A video of Ukrainian forces firing ground-launched Brimstone missiles has begun to circulate on social media. To our knowledge, the clip is the first recorded footage of a ground-based Brimstone launch in Ukraine, as well as the first video of a Brimstone missile being fired from an improvised launcher installed in the back of a truck.
While the circumstances surrounding the recorded launch are unclear, there is speculation pointing to a possible training exercise at an undisclosed location. The video serves as a particularly fascinating first look at the improvised ground launcher platform being used by Ukraine for the advanced missiles that were gifted to it by the United Kingdom.
The UK confirmed that it would be delivering Brimstone precision-guided missiles to Ukraine in late April, meaning the overall development and donation took mere days to carry out. Despite British officials originally hinting at the potential of a truck mount, the video of it in action gives us a better idea of how this was pulled off.
The Brimstone family of missiles, produced by European missile consortium MBDA, are ground, surface, and air-launched weapons clocking in at a little under 6 feet long and 110 pounds. Most importantly, it has a range of between 5 and 12 miles, with the lower end of that spectrum being most likely for land and surface-launched applications, the latter of which goes by the name Sea Spear. Its guidance system is designed to be all-weather, day-and-night capable through the use of an active millimetric-wave radar seeker. Brimstone is capable of salvo attacks and autonomously finding targets once it reaches a designated target area. This makes it ideal for taking out armor, artillery, and boat formations.
The truck-mounted ground-launch mechanism seen in the footage was supposedly developed by the UK specifically for Ukraine. Simply bolting a triple Brimstone launcher rack used on aircraft onto a truck-mounted frame was likely the idea behind the streamlined development process, through which the UK carried out the delivery on such a short timeline. We have seen this sort of improvised arrangement used in Brimstone testing before, including for the surface-launched Sea Spear variant:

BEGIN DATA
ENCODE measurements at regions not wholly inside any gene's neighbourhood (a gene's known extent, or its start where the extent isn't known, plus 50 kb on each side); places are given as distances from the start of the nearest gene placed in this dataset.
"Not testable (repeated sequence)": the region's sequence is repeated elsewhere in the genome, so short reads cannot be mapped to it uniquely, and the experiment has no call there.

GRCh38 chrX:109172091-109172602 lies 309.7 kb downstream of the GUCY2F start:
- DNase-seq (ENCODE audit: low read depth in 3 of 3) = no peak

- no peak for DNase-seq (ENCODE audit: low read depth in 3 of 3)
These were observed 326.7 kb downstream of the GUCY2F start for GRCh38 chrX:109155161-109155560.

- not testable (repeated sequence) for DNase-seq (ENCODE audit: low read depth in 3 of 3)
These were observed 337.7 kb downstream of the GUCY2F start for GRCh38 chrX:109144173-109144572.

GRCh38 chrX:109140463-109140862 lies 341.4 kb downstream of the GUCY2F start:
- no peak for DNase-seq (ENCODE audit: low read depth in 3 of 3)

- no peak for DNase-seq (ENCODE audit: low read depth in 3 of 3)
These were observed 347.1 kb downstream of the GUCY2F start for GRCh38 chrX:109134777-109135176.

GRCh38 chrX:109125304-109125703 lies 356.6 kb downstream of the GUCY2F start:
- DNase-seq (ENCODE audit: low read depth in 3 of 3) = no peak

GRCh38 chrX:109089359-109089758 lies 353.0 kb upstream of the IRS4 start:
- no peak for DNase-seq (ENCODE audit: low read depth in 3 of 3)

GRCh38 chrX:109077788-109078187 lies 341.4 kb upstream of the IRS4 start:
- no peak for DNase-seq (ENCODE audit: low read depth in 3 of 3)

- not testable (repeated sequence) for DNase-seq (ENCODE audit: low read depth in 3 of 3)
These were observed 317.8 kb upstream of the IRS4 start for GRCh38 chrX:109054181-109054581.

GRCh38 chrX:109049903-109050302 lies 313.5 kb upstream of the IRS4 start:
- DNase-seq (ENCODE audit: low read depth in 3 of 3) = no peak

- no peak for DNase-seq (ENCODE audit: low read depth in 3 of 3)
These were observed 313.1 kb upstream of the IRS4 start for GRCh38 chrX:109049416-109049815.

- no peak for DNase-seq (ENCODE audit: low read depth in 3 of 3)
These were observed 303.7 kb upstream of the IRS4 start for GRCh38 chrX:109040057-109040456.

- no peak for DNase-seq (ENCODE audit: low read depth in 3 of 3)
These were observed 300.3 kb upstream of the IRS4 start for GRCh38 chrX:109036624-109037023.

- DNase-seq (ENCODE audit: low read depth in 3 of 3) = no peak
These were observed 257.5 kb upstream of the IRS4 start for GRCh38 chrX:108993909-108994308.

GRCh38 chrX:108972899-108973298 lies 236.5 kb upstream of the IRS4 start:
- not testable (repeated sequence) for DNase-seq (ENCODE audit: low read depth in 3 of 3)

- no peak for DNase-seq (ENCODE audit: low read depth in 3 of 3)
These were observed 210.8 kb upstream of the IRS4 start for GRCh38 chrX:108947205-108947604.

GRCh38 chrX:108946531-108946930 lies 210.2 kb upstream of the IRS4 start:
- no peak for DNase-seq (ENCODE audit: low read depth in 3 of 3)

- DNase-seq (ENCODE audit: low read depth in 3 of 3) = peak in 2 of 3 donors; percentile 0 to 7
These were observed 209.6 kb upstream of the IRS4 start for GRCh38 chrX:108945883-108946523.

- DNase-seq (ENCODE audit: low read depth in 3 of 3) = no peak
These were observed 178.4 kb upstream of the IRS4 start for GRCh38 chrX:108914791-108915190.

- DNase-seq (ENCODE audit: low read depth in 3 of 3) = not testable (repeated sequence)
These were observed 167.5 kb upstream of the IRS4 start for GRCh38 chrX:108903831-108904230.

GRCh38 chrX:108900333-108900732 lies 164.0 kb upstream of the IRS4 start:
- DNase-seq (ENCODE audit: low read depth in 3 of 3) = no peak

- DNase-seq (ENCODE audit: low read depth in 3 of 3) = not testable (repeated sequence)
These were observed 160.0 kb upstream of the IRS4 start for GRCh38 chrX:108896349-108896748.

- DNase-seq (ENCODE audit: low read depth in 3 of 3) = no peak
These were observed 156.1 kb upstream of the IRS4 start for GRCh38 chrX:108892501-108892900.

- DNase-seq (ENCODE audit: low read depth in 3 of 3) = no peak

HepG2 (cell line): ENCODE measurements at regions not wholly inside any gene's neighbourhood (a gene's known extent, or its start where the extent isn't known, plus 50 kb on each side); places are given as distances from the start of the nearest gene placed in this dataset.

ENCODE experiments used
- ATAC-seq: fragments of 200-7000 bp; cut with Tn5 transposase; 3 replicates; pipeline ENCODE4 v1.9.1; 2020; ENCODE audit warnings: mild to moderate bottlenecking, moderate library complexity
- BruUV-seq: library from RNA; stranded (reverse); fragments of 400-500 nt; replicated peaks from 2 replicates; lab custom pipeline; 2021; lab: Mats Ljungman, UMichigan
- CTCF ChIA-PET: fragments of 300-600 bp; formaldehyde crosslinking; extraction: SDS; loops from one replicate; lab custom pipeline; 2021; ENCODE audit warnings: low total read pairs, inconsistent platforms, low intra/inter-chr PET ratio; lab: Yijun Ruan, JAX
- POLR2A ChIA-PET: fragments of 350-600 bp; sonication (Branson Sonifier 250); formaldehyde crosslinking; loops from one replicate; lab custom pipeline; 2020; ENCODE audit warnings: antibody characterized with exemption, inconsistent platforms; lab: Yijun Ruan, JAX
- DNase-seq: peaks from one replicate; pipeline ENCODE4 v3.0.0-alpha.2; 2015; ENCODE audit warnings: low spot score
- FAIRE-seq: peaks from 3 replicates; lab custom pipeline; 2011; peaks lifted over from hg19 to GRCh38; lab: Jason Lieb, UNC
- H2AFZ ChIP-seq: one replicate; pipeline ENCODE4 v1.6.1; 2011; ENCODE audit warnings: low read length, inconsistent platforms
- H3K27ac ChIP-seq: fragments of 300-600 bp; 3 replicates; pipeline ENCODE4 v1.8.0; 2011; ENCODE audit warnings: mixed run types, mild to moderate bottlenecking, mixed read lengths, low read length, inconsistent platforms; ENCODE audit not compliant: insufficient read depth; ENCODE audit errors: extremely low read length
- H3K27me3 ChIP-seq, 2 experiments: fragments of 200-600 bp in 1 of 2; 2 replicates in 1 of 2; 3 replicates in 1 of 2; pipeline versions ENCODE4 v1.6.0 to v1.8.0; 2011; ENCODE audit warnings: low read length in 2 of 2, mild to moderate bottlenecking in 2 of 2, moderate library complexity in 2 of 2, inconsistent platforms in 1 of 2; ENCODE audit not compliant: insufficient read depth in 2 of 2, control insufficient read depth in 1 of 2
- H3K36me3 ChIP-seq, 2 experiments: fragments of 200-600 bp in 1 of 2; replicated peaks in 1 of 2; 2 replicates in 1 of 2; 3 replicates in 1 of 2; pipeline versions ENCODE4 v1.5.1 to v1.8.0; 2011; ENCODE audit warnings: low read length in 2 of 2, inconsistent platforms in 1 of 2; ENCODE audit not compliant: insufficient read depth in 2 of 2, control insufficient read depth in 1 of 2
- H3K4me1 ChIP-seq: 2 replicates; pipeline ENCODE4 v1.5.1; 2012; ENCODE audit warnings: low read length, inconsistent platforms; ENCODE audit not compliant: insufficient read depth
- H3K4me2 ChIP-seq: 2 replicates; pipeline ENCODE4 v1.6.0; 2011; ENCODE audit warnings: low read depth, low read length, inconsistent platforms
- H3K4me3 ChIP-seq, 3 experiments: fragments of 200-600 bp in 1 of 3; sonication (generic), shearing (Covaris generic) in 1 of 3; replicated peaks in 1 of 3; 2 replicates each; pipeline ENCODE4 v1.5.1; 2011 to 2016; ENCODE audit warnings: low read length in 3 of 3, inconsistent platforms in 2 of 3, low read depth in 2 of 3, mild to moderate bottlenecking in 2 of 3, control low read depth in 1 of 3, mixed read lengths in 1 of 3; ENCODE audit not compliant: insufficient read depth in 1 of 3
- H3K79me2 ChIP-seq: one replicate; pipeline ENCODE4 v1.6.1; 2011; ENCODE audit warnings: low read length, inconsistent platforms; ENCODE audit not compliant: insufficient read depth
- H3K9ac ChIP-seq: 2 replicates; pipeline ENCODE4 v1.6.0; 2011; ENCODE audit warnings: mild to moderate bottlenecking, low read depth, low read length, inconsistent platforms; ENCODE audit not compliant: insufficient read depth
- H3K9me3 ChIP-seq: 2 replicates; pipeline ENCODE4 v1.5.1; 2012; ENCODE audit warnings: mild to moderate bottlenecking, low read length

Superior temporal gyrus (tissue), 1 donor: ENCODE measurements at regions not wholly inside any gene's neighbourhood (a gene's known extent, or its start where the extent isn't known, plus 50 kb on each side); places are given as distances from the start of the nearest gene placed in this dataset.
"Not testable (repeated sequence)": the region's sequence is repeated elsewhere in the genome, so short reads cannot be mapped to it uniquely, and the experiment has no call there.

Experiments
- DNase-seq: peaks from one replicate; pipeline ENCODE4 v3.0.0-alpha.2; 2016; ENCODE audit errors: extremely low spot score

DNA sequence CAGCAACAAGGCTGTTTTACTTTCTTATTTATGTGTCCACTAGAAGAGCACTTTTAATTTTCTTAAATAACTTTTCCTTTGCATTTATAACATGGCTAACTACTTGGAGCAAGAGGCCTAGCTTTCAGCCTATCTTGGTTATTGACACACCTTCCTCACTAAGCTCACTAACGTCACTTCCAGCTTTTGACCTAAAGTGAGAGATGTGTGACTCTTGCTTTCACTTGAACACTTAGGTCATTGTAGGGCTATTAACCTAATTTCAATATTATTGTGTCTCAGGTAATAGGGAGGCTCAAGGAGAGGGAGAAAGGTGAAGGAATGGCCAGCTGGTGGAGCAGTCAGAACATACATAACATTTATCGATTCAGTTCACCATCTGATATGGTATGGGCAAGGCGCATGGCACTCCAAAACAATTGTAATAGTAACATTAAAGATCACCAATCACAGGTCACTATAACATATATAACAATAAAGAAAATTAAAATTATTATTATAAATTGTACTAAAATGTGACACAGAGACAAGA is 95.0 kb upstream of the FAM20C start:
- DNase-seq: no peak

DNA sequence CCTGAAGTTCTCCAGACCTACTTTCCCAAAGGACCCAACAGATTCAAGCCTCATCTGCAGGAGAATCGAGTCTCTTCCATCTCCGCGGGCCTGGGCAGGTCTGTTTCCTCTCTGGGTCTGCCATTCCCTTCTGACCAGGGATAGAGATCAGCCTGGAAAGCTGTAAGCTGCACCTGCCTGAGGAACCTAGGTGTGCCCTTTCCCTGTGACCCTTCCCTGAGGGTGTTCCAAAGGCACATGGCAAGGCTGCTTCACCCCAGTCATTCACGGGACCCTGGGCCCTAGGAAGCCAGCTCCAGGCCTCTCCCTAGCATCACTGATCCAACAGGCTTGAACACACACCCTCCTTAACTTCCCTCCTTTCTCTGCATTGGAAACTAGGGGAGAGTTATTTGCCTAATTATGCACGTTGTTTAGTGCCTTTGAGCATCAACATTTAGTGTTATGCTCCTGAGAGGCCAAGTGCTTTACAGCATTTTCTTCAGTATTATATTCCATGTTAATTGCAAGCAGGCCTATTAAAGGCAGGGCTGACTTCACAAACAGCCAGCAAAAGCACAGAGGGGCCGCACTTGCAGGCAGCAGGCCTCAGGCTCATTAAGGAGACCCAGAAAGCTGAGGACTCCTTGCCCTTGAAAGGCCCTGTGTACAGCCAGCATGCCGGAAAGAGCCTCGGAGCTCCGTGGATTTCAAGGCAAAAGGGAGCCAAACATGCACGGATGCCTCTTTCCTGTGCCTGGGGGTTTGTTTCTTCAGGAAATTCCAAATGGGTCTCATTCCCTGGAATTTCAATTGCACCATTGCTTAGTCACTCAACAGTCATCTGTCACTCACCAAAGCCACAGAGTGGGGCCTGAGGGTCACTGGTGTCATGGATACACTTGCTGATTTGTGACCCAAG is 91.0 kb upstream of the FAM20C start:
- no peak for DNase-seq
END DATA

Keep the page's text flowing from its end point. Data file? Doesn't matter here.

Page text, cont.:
While concepts for dedicated vehicle-mounted box launchers have been in the works with MDBA, just tacking an aircraft launcher and frame onto a small enclosed flatbed would make for a highly camouflaged and mobile firing platform solution for Ukraine's needs.
Following the initial announcement of the UK’s delivery, it was uncertain whether or not the Brimstone systems being sent to Ukraine would be intended for anti-ship or anti-armor operations, or both. However, the video of the missile firing presents a level of capability that could very well be beneficial in multiple use cases. Being that the truck-mount will mobilize the Brimstone system, one could easily be driven to shore for short-range maritime engagements.
Before the video surfaced, photos of Brimstone missiles in varying conditions had also begun to circulate on social media. These were the first indications that the UK-donated missiles had officially made it to Ukraine and were in use.
One post in particular notes that a Brimstone missile in near perfect condition did not reach its target, which was presumed to be near the Zaporozhye region. The weapon was allegedly captured by Russian forces, fully intact. A different tweet depicts the recovery of a previously detonated Brimstone missile near Balakliia, Kharkiv Oblast, although whether or not that means it reached its intended target is unclear.
Short-range missile systems have been a pivotal part of Ukrainian defensive operations, with ground-launched buggy and truck-mounted systems recently taking on greater prominence. These improvised arrangements not only make these systems considerably more maneuverable, but the likeness they share to civilian vehicles and/or small overall visual signature bolsters their survivability.
These Brimstone missiles on wheels could quickly become major domain-spanning threats for Russian forces, plinking armor in the east and threatening Russian ships approaching the country's shoreline in the south. The U.K. has the ability to keep the supply flowing, as well, and there is no shortage of platforms that can field the system in an improvised manner.
In other words, Ukraine is now fielding one of the most advanced weapons it has ever taken possession of and it can deploy it pretty much anywhere and any way it imagines.
Contact the author: Emma@thewarzone.com